1c. Comandra umbellata (Linnaeus) Nuttall subsp. californica (Eastwood ex Rydberg) Piehl, Mem. Torrey Bot. Club. 22(1): 65. 1965.
Comandra californica Eastwood ex Rydberg, Fl. Rocky Mts. ed. 2, 1138. 1923; C. umbellata var. californica (Eastwood ex Rydberg) C. L. Hitchcock
Subshrubs, 15–40 cm. Rhizomes: cortex blue, drying blackish. Aerial stems often much branched; proximal portions overwintering. Leaves: blade light green to bluish or grayish green, slightly paler abaxially, glaucous, broadly elliptic, ovate, lanceolate, or linear, 1.7–5.3 cm, thin, becoming ± succulent, base acute to attenuate, margins rarely revolute, apex acute, often apiculate; midrib and lateral veins apparent and somewhat protruding on abaxial surface. Pedicels 0–2.5 mm. Flowers funnel-shaped to rotate; petals lanceolate, lanceolate-oblong, or ovate, 2–3.5 mm; anthers 0.6 mm. Pseudodrupes brown, not glaucous, subglobose, 5–7.5 mm, smooth.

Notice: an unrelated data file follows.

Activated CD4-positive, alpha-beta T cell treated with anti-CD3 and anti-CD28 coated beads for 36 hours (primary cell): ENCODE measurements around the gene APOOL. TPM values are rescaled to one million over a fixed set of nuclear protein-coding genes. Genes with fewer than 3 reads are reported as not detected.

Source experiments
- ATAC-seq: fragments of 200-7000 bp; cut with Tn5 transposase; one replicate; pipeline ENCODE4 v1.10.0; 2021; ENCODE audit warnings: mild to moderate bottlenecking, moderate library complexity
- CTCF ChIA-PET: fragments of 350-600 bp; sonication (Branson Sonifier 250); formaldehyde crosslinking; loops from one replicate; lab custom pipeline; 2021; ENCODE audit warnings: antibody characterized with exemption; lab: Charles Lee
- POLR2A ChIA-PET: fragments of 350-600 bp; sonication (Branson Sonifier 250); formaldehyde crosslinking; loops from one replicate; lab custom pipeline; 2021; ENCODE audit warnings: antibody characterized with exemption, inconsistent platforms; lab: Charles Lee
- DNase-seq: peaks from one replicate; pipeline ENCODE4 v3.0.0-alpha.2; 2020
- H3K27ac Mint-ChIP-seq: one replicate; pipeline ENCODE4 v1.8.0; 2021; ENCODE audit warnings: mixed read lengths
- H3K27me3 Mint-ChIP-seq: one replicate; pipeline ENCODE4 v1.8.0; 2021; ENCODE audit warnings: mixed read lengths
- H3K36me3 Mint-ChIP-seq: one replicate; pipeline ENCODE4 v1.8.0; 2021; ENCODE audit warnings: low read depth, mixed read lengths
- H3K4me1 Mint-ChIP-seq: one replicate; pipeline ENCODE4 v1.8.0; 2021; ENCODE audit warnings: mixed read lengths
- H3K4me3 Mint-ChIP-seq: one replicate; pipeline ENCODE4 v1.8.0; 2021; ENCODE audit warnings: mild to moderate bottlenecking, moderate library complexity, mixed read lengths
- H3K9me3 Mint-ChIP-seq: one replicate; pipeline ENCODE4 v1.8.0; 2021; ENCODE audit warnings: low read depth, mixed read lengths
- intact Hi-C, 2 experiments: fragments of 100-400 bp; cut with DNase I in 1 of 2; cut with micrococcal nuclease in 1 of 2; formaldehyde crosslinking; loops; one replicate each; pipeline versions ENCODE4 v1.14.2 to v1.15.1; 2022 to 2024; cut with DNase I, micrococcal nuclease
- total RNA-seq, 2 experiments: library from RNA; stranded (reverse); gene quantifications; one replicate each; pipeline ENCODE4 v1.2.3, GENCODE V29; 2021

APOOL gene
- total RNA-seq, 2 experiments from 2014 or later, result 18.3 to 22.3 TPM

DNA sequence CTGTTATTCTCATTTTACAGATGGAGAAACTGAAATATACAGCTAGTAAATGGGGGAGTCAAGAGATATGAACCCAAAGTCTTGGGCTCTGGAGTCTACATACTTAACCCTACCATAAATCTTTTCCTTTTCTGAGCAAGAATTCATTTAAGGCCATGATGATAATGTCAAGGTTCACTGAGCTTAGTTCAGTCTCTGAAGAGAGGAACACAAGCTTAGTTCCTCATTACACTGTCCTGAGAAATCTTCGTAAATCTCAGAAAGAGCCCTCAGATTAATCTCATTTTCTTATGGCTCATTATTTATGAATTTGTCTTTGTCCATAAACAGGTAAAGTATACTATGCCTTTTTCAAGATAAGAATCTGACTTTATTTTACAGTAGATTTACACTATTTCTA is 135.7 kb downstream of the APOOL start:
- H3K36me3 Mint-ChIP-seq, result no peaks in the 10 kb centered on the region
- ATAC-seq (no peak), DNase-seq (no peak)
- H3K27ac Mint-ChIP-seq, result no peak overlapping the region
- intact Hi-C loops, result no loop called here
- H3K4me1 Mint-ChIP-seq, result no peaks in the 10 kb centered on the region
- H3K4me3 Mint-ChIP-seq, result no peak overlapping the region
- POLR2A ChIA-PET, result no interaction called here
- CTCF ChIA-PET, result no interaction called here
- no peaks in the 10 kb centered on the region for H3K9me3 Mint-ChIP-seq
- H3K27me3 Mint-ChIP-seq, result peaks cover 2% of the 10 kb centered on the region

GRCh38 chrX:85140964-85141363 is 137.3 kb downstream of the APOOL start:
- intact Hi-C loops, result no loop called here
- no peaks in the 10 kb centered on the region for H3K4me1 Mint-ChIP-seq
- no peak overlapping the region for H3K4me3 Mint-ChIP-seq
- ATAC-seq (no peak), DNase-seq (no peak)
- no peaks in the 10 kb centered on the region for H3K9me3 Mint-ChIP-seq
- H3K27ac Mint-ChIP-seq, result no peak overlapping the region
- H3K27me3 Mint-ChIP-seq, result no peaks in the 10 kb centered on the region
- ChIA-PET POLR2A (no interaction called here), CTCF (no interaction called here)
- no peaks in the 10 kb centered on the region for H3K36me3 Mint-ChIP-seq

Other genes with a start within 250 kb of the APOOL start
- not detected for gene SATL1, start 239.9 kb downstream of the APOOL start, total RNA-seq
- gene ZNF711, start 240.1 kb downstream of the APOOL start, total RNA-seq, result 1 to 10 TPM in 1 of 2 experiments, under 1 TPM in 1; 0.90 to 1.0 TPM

Flowering Mar–Jul. Dry places, mountains, foothills, open conifer forests, oak woodlands, chaparral margins; 300–3000 m; B.C.; Ariz., Calif., Nev., N.Mex., Oreg., Wash.
Subspecies californica is frequent in the Sierra Nevada of California and east of the Cascade range in Oregon and Washington; it is found also on Vancouver Island in British Columbia. In Arizona, this subspecies is restricted to high elevations such as the Santa Catalina Mountains. Intergradation with subsp. pallida occurs over wide areas of Arizona, Nevada, New Mexico, Oregon, and Washington.